antibiotic that has an antimicrobial spectrum similar to or slightly wider than that of
penicillin. It has better coverage of a typical organism and occasional used as a
prokinetic agent. It inhibits bacterial reproduction but does not kill bacterial cells.
Literature revealed different techniques for the analysis of the studied macrolides.
The British Pharmacopeia stated the liquid chromatography method for the assay of
erythromycin. Other method of analysis includes spectrofluormetry (Pakinaz, 2002)
and (Nawal et al, 2006) capillary electrophoresis HPLC (Maria and Britt, 1995;
Dubois et al, 2001; Ramakrishna et al, 2005) voltametry (Faryhaly and Mohammed,
2004) microbiological method (Bernabaeu et al, 1999), spectrophotometry (Tasmin et
al, 2008; Carlos et al, 2010; Safwan Roula, 2012; Magar et al, 2012).
Glibenclamide chemically known as 5-chloro-n-[2-[4[(cyclohexylamino)
carbonyl] -amino] sulphonyl] phenyl] –ethyl] -2-methoxy benzamide is a second
generation sulphonyl ureas drug widely used in treatment of type 2 diabetic patient
(Parmeswararo et al, 2012). The literature survey shows that spectrophotometric
methods have been employed for the determination of glibenclamide based on
6
derivatization technique or coupling with another reagent (Nalwaya, 2008), (Bediar et
al, 1990; Lopez et al, 2005; Goweri et al, 2005; Martins, et al, 2007; Gianotto et
al,2007) High pressure liquid chromatography methods are the most commonly used
for the determination of glibenclamide and different methods coupled with UV
detection. Fluorescence (Khtri et al, 2001) detection or mass spectrometry (Smgh and
Taylor, 1996) .Thin layer chromatography has been employed for the detection of
glibenclamide (Kumasak et al, 2005), voltametric method (Radi, 2004).
Spectrofluorimetric method have all been reported. Erythromycin, thiamine, niacin,
p-Aminobenzoic acid, and glibenclamide are all bases with –NH2 or –NH groups
which have donor sites and can form charge transfer complexes.
1.1.3 Justification of the Study
In order to solve the problem of fake drugs which is rampart in Nigeria, there is
need for a method of drug analysis which is simple, fast and cost effective. However,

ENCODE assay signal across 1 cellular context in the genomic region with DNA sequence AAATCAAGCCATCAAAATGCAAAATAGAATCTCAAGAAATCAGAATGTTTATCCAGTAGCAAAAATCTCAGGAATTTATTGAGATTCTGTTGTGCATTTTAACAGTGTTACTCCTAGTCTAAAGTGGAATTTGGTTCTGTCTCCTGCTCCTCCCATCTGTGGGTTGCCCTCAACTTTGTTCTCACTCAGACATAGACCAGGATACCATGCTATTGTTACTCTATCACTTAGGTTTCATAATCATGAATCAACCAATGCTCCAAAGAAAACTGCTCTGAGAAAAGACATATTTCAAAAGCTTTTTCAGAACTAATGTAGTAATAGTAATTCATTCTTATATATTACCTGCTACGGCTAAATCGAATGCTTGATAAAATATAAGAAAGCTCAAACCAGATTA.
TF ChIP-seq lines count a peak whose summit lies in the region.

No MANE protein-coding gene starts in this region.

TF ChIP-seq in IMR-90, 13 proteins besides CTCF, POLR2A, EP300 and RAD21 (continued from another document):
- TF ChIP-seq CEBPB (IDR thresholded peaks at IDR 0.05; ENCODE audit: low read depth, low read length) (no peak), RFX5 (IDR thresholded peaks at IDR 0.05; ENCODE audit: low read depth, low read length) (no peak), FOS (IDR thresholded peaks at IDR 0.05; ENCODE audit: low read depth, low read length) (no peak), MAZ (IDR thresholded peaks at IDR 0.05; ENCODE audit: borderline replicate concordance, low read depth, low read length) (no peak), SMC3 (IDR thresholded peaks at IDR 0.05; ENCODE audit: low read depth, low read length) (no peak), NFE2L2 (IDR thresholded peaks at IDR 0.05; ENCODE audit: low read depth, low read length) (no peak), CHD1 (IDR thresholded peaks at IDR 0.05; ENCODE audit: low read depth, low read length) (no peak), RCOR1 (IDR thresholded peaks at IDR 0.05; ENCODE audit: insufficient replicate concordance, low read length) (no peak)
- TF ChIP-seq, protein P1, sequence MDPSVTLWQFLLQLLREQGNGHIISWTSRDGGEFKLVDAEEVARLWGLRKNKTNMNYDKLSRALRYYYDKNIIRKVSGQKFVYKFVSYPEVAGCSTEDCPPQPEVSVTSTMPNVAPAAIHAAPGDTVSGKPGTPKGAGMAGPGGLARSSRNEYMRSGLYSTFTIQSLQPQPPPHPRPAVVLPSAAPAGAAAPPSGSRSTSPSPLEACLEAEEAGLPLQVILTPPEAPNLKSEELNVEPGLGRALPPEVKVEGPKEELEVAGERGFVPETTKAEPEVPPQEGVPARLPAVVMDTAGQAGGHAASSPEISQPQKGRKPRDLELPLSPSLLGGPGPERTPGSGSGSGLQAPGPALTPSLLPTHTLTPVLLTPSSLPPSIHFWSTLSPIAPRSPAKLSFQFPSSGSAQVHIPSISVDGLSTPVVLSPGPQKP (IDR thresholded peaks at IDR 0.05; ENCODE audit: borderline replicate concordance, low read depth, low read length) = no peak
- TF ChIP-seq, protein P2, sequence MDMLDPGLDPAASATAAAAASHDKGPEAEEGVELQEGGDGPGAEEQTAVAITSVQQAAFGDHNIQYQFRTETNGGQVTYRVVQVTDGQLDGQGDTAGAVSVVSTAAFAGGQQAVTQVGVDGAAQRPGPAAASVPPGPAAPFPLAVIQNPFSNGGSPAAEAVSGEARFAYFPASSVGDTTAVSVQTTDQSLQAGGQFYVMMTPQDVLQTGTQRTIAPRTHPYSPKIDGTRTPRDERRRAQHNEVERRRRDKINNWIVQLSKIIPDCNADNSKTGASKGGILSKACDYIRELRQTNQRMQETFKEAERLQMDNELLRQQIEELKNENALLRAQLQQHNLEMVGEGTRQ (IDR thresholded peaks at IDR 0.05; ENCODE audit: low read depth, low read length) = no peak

this new method of analysis will bring about easier analysis of drugs that is simple, fast
and of low cost which will invariably reduce importation and manufacture of
substandard drugs in Nigeria.
Secondly, the new method will solve the problem of interferences caused by
drug excipients.
1.1.4: Problem of the Study
These drugs are easily adulterated due to their nature and their high demand. This
requires that their degree of purity be certified before usage. Also the methods used in
determining these drugs like the flow injection spectrophotometric method , High
performance liquid chromatography, voltammetry, polarimetry and spectrofluorimetry
all require costly equipment, laborious, involve rigid pH control and use large amounts
7
of organic solvents which are expensive, hazardous to health and harmful to the
environment. Methods like spectrophotometry based on charge transfer complexation,
which are fast, less laborious and economical, are required for the assay of these drugs.
1.1.5 Aims and Objectives
The aim of this research was to determine a method based on formation of CT
complex between the drugs and DDQ that is simple, fast, economical and less
laborious. The objectives of this research are to:
(i) establish the degree of CT complex formation between the drugs and DDQ
(ii) determine the stability of the CT complexes with respect to time, temperature
and pH.
(iii) apply the CT complexes in spectrophotometric determinations of the drug
(iv) determine the average recoveries of the drugs in pure and commercial forms
(v) validate the proposed method using International Conference on
Harmonization Guideline.
(vi) determination of the kinetic model for the charge transfer complexation
reactions.
(vii) characterization of the CT complex using Fourier transformer infra red
spectrometer.
8
1.1.6: Scope of Study
• U.V Absorption spectra
• I.R Absorption spectra
• Establishment of ı-max
• Stoichiometric relationships
• Optimum conditions(time , temperature , pH)
• Establishment of standard curves
• Applying the charge transfer complex in the spectrophotometric determination
of the drugs
• Validation of the proposed method using international conference on
harmonization guidelines
• Statistical analysis (One-way analysis of variance and Pearson correlation
coefficient)
• Determination of order of reactions (zero and 1st order)
• Characterization of charge transfer complexes using Fourier transformer infra
red spectrometer.